Although concern over NEPA generally and categorical exclusions specifically are leading to plans for new procedures in offshore leasing,[15] it is unclear what will happen in other federal agencies.  First, CEQ guidance is not strictly binding.[16] Although CEQ recommends a cycle of seven-year review for categorical exclusions[17] which may prompt some agencies to look at their oldest categorical exclusions, they are not compelled to do so.  Second, there is a question of lengthy time periods of review.  Categorical exclusions are made by notice and comment rulemaking, and as such, reviewing and revising just one categorical exclusion in one agency would necessarily imply a slow and involved process.  Third, there is a question of resources.  With the 112th Congress and the Executive branch both committed to cutting agency costs, one can only wonder where NEPA will fall in the list of priorities.  Nevertheless, if the calls for improving categorical exclusions are heeded at all, much is to be gained: old categorical exclusions may be updated, documentation of categorical exclusion review could help ensure that exclusions are used appropriately by providing a record that could be challenged, and a system could be created for keeping categorical exclusion processes current.  For now, however, only time will tell if a “modernize[d] and reinvigorate[d]”[18] NEPA might eventually become a silver lining of the BP oil spill.

-Anne Brinkmann, Associate



[1] New Proposed NEPA Guidance and Steps to Modernize and Reinvigorate NEPA, Council on Environmental Quality, http://www.whitehouse.gov/administration/eop/ceq/initiatives/nepa (last visited Feb. 14, 2011).

[2] Id.

[3] Council on Environmental Quality, Report Regarding the Minerals Management Service’s National Environmental Policy Act Policies, Practices, and Procedures as They Relate to Outer Continental Shelf Oil and Gas Exploration and Development (2010) [hereinafter CEQ Report on MMS], available at http://www.whitehouse.gov/sites/default/files/microsites/ceq/20100816-ceq-mms-ocs-nepa.pdf.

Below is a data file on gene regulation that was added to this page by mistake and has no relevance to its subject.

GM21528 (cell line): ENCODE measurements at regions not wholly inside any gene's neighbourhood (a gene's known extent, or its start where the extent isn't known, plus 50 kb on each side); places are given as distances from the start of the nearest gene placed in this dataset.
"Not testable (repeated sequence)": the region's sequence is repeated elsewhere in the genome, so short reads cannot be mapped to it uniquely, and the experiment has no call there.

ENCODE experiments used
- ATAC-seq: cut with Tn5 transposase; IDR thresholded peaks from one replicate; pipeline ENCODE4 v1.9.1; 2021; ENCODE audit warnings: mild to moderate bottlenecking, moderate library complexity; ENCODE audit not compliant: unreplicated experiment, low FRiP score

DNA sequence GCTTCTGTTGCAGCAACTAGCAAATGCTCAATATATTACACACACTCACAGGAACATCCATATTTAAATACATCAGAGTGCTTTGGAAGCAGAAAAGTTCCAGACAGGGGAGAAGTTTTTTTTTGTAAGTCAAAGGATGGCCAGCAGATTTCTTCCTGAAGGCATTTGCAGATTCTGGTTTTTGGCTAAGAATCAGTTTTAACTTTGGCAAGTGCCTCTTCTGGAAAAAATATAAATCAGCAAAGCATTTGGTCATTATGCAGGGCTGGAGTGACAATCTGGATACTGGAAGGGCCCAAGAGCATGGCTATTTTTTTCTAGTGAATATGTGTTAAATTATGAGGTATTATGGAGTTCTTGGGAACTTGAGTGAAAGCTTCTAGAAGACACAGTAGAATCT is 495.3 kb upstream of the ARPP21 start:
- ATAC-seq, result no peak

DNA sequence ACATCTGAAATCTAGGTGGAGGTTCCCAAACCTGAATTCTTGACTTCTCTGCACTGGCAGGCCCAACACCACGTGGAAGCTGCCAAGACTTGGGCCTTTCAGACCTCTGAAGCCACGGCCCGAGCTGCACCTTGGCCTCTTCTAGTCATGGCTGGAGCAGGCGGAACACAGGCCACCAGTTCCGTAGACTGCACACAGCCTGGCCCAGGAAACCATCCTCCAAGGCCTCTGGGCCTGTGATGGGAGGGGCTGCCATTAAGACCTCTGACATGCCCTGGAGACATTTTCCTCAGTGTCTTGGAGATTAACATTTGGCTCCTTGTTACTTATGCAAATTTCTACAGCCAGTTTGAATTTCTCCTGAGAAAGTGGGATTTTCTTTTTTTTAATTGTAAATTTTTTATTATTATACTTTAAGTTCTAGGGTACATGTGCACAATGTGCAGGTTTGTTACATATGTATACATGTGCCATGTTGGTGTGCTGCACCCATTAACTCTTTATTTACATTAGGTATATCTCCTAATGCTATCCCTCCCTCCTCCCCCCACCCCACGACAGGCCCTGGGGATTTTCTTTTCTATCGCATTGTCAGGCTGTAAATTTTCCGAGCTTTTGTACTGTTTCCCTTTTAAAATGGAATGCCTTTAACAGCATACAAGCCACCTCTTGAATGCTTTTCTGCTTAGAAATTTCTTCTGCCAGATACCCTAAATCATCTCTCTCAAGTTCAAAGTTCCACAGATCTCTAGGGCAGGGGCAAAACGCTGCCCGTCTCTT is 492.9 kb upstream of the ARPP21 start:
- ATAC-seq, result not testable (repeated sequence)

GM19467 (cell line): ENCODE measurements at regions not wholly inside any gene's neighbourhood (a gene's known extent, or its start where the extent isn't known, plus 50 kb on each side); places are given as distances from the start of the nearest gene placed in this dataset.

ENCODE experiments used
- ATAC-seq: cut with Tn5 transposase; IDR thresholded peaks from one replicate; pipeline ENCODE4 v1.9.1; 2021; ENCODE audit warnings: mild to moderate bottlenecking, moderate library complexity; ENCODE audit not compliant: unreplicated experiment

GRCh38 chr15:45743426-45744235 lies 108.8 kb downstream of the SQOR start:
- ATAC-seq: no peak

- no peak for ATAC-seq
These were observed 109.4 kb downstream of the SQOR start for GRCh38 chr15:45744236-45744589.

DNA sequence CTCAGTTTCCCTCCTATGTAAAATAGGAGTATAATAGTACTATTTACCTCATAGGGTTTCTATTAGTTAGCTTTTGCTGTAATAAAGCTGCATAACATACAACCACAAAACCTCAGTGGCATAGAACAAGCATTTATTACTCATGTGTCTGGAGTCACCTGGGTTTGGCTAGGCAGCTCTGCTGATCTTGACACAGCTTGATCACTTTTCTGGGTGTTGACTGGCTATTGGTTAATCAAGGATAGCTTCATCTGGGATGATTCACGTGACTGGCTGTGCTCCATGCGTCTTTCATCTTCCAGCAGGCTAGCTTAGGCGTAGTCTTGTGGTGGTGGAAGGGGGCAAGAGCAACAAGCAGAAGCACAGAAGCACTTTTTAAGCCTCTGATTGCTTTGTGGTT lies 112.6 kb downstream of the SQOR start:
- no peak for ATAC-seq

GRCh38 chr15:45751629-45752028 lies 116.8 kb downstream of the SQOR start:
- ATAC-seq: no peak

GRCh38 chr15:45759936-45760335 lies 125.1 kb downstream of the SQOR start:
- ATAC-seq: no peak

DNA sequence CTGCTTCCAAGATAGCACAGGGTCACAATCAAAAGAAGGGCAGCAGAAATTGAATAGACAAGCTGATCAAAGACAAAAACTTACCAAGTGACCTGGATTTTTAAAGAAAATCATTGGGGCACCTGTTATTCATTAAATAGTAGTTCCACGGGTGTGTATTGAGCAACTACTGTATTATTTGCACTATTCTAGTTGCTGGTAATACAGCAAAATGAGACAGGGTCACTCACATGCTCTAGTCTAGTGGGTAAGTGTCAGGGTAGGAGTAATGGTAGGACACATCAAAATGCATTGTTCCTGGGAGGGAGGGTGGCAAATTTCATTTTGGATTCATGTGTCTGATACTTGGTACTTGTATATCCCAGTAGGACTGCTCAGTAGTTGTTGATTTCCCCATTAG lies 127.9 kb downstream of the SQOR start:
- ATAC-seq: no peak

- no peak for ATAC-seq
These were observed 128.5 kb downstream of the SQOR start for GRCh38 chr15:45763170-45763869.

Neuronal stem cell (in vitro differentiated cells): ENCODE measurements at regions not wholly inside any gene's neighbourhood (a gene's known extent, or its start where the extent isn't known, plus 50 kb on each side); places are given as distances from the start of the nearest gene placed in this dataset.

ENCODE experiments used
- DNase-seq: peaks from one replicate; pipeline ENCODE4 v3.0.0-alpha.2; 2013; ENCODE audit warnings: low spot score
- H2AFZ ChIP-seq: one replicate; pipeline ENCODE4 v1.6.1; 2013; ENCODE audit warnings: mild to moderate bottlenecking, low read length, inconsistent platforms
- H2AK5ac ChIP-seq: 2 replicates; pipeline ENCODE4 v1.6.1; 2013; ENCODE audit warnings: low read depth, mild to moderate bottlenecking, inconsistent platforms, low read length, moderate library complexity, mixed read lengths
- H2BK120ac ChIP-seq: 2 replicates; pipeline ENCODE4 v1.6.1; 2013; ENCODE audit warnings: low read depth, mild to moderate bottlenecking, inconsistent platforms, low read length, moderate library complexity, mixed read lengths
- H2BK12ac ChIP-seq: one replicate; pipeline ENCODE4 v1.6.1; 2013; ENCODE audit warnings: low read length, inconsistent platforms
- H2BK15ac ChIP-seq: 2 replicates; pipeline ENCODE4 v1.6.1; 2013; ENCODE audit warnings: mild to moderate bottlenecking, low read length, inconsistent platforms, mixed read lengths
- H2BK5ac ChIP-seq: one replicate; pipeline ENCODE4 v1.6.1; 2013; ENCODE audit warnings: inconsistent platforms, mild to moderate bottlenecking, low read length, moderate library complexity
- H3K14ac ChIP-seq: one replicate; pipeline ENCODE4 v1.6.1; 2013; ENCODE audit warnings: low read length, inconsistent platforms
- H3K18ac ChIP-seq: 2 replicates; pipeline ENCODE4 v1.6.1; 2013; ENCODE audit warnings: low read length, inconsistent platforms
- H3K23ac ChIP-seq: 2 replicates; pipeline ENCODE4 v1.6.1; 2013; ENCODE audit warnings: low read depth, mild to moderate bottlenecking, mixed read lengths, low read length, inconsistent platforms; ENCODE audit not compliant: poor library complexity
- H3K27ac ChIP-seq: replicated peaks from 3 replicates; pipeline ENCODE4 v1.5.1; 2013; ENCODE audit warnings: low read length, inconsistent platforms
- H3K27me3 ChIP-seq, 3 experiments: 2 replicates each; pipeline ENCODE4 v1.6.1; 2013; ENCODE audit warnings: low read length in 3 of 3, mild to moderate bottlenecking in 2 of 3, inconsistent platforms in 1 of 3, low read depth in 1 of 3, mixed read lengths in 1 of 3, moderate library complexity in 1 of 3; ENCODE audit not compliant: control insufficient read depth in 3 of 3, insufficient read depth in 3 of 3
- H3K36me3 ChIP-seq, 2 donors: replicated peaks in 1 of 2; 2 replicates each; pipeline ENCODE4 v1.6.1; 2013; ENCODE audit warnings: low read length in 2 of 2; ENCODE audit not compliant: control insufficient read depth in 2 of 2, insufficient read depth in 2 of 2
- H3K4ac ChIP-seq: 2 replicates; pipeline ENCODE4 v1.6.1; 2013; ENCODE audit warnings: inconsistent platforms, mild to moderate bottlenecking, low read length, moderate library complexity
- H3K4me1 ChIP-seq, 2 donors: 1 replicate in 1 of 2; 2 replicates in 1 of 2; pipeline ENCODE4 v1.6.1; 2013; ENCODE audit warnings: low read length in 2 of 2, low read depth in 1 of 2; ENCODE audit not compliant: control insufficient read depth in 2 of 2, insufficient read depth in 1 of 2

[4] Final Guidance for Federal Departments and Agencies on Establishing, Applying, and Reviewing Categorical Exclusions Under the National Environmental Policy Act, 75 Fed. Reg. 75,628, 75,628 (Dec. 6, 2010).

[5] National Commission on the BP Deepwater Horizon Oil Spill and Offshore Drilling, Deep Water: The Gulf Oil Disaster and the Future of Offshore Drilling (2011) [hereinafter National Commission Report], available at https://s3.amazonaws.com/pdf_final/DEEPWATER_ReporttothePresident_FINAL.pdf.

[6] See CEQ Report on MMS, supra note 3, at 4-5, 25; National Commission Report, supra note 5, at 260-61.

[7] National Commission Report, supra note 5, at 260 (citing 40 C.F.R. § 1508.4).

[8] See CEQ Report on MMS, supra note 3, at 25.

[9] Id. at 20.

[10] Id. at 4-5.

[11] Id. at 29-30.

[12] National Commission Report, supra note 5, at 261.

[13] Final Guidance for Federal Departments and Agencies on Establishing, Applying, and Reviewing Categorical Exclusions Under the National Environmental Policy Act, 75 Fed. Reg. 75,628, 75,628 (Dec. 6, 2010).

[14] Id.

[15] See CEQ Report on MMS, supra note 3, at 29-30.

[16] Final Guidance for Federal Departments and Agencies on Establishing, Applying, and Reviewing Categorical Exclusions Under the National Environmental Policy Act, 75 Fed. Reg. 75,628, 75,628 n.7 (Dec. 6, 2010).

[17] Id. at 75,637.

[18] New Proposed NEPA Guidance and Steps to Modernize and Reinvigorate NEPA, Council on Environmental Quality, http://www.whitehouse.gov/administration/eop/ceq/initiatives/nepa (last visited Feb. 14, 2011).

Leave a Reply

Fill in your details below or click an icon to log in:

WordPress.com Logo

You are commenting using your WordPress.com account. Log Out / Change )

Twitter picture

You are commenting using your Twitter account. Log Out / Change )

Facebook photo

You are commenting using your Facebook account. Log Out / Change )

Google+ photo

You are commenting using your Google+ account. Log Out / Change )

Connecting to %s